The second and much more eloquently presented argument is that evolutionary classifications contain more information about "evolutionary processes" than phylogenetic classifications. The last part of the discussion comprises only about 800 words, and in that short space the terms information, information content and loss of information are mentioned, by my count, no less than ten times. Surely this is then a major concern for the authors. If you have read through this series of posts, you will already know one severe problem with this argument, but because it features so prominently in the part of the paper we are looking at now it seems advisable to examine it once again, and perhaps in greater detail.
So, in what way do classifications with paraphyletic taxa supposedly contain more information? The discussion is in this regard perhaps a bit confusing, but basically it boils down to this: the authors of the present paper would be unhappy with morphologically heterogeneous taxa, they would like to recognize anagenetic change, and they would be unhappy with two taxa that have no clear morphological differences. And really, the first two of these are one and the same; they boil down to "but these plants look so different, how can they be in the same taxon?" In the present case, most species of Ranunculus are terrestial and yellow-flowered, but one of the otherwise terrestrial and yellow groups contains an aquatic and white-flowered subgroup.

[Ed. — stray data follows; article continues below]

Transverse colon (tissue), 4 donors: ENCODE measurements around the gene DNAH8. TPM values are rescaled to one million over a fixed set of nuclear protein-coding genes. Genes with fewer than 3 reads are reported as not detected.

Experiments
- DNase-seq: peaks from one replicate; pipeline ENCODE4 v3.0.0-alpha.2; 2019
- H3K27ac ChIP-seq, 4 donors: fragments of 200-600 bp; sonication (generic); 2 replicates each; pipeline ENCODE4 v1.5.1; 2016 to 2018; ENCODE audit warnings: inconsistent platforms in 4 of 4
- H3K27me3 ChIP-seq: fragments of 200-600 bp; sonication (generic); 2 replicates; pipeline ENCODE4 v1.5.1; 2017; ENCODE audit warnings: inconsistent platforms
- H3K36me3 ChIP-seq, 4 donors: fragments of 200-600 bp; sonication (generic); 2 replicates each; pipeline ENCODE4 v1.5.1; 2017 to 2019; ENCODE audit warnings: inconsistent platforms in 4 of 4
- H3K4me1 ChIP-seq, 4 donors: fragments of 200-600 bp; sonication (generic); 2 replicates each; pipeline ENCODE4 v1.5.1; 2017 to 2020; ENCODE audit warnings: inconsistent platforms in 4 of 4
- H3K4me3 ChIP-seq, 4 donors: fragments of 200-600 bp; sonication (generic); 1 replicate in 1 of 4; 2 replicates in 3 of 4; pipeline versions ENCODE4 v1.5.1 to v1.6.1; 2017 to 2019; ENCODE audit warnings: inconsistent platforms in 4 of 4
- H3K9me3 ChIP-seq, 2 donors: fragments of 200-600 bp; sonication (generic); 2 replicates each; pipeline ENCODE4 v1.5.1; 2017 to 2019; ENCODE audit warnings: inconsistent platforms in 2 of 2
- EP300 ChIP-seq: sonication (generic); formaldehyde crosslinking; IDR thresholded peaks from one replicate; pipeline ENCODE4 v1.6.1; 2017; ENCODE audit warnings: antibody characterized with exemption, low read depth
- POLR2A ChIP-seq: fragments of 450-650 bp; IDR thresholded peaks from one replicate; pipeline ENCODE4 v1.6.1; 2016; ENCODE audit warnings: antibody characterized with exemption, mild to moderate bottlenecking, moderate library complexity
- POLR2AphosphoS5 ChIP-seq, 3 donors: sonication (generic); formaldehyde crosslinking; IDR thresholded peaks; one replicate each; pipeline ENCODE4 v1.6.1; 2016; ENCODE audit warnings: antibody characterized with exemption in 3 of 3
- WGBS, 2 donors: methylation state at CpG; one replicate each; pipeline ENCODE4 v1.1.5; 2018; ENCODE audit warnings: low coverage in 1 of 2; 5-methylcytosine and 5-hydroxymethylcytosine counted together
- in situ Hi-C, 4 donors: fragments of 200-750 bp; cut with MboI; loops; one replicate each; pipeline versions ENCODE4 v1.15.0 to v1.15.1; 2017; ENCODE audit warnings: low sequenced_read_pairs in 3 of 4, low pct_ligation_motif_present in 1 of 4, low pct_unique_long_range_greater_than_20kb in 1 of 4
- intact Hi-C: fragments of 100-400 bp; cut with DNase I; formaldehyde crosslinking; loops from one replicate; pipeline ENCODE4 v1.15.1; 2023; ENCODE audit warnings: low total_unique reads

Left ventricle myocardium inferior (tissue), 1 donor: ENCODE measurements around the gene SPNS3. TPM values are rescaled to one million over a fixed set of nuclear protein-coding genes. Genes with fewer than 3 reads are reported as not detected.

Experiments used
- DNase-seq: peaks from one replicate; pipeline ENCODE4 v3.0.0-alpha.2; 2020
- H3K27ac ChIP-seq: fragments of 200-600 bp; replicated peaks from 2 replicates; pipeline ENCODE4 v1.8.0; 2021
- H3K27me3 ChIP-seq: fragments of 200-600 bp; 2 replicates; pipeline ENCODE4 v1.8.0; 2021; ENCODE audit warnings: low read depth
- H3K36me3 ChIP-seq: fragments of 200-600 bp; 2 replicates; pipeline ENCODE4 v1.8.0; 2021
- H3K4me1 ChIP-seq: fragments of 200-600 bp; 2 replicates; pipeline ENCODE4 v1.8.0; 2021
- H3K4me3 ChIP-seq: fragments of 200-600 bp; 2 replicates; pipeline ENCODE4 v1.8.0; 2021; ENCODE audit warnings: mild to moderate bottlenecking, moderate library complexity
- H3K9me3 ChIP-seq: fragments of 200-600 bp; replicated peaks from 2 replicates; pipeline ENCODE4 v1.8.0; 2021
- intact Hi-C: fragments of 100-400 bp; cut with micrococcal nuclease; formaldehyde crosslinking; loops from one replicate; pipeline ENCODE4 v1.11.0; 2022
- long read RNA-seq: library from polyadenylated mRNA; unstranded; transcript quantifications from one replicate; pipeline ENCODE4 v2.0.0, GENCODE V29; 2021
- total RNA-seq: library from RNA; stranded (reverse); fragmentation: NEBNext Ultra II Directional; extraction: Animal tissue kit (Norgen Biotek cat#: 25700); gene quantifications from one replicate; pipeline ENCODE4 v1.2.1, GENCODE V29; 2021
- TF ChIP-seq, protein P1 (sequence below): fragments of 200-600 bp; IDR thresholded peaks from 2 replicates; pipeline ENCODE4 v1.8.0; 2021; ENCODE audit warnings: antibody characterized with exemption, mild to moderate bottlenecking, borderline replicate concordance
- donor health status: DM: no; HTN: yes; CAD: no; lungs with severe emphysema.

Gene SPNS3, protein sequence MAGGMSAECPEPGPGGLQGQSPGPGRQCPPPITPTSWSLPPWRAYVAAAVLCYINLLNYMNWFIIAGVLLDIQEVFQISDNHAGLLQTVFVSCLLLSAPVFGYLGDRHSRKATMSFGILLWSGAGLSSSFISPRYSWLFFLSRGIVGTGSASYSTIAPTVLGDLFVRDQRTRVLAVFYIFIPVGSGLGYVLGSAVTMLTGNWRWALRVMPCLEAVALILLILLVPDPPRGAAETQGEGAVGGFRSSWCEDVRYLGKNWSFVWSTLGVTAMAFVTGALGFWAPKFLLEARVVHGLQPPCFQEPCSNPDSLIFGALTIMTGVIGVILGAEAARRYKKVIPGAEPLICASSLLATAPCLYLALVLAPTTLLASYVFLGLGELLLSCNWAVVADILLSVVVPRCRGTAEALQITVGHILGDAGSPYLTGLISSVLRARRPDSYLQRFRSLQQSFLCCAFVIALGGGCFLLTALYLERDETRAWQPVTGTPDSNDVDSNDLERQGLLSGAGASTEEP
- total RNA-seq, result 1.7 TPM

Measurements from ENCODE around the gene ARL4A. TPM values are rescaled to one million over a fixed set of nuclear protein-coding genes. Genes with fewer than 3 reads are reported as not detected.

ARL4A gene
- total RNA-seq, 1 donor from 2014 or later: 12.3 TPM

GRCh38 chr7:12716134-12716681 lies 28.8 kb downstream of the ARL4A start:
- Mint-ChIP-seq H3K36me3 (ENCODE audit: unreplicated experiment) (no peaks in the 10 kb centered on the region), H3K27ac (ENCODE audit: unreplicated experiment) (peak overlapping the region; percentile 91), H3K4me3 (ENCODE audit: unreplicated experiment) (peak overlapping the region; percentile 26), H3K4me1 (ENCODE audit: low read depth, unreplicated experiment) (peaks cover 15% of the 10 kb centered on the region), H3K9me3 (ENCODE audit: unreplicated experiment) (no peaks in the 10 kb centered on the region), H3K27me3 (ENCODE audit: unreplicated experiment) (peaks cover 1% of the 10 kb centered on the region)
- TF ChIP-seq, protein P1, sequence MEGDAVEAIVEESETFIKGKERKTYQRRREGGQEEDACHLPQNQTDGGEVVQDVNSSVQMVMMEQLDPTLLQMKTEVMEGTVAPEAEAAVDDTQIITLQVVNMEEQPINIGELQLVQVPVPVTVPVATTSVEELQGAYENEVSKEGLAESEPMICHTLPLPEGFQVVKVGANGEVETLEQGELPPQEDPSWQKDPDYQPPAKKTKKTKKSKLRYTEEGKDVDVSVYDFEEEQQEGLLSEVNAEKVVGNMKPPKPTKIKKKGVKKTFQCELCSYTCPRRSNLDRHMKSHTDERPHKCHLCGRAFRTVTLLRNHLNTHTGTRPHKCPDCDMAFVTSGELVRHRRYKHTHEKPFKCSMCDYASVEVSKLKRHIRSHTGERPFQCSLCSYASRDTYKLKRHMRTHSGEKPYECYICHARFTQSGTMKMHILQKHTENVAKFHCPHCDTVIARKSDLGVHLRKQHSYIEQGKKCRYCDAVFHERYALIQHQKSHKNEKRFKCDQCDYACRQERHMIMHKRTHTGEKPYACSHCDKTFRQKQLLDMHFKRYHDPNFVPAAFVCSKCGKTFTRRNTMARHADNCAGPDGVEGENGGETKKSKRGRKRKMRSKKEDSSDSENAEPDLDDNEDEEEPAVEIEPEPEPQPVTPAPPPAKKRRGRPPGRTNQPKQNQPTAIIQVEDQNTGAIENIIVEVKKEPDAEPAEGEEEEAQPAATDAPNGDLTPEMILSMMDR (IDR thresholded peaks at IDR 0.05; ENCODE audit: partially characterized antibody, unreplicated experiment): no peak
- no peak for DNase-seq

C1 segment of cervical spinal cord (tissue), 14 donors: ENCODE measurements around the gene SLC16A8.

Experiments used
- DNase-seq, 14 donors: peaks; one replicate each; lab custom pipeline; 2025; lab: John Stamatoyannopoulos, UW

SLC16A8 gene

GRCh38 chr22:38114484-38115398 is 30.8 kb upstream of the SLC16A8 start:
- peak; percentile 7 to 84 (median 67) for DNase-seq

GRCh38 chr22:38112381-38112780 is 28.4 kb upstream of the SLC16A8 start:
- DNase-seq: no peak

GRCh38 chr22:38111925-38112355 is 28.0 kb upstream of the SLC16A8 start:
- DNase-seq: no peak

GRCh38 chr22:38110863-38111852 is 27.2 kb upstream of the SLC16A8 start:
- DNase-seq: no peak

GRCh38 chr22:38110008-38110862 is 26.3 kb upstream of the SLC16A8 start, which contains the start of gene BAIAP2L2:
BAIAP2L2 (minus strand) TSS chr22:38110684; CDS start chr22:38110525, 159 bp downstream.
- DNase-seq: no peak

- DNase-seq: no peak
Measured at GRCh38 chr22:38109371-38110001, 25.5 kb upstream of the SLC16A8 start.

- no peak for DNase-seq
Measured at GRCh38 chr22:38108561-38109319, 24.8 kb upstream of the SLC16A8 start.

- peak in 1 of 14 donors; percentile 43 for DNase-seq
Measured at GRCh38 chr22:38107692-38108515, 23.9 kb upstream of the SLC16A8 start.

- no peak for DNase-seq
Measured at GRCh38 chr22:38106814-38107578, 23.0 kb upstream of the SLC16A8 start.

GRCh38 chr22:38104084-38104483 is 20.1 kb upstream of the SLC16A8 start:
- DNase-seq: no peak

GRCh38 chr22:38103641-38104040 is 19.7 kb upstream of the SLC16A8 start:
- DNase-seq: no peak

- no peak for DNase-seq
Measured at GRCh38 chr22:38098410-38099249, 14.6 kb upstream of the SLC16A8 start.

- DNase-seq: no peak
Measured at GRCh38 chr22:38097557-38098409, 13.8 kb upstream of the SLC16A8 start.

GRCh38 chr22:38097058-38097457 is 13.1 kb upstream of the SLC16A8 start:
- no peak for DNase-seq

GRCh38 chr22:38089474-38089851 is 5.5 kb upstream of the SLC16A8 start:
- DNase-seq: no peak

This is a concern that often comes up, especially when talking to non-systematists. As I have already discussed it at length, I will only quickly mention again the most obvious problem with that reasoning: the great difference seen by a layperson between, for example, the birds and the dinosaurs or between the white aquatic and the yellow terrestrial buttercups is an illusion brought about by extinction and an incomplete knowledge of the fossil record, because in reality there was imperceptibly gradual change from one morphology to the other instead of a sudden jump. Now, however, I will take that as a given because I want to focus on the question of the information content of classifications.
The evolutionary systematists' position is that a classification should show the big morphological difference between two groups that are not reciprocally monophyletic; that would mean a phenetic classification. On the other hand, they also argue that a classification should show phylogenetic structure; that would mean a phylogenetic classification. They then argue that only their classifications combine those two pieces of information, and thus they contain more information than phylogenetic ones. But how can we accommodate both these principles in the same classification? Well, here is the "evolutionary" classification of Ranunculus from the present paper, so that you can judge for yourself: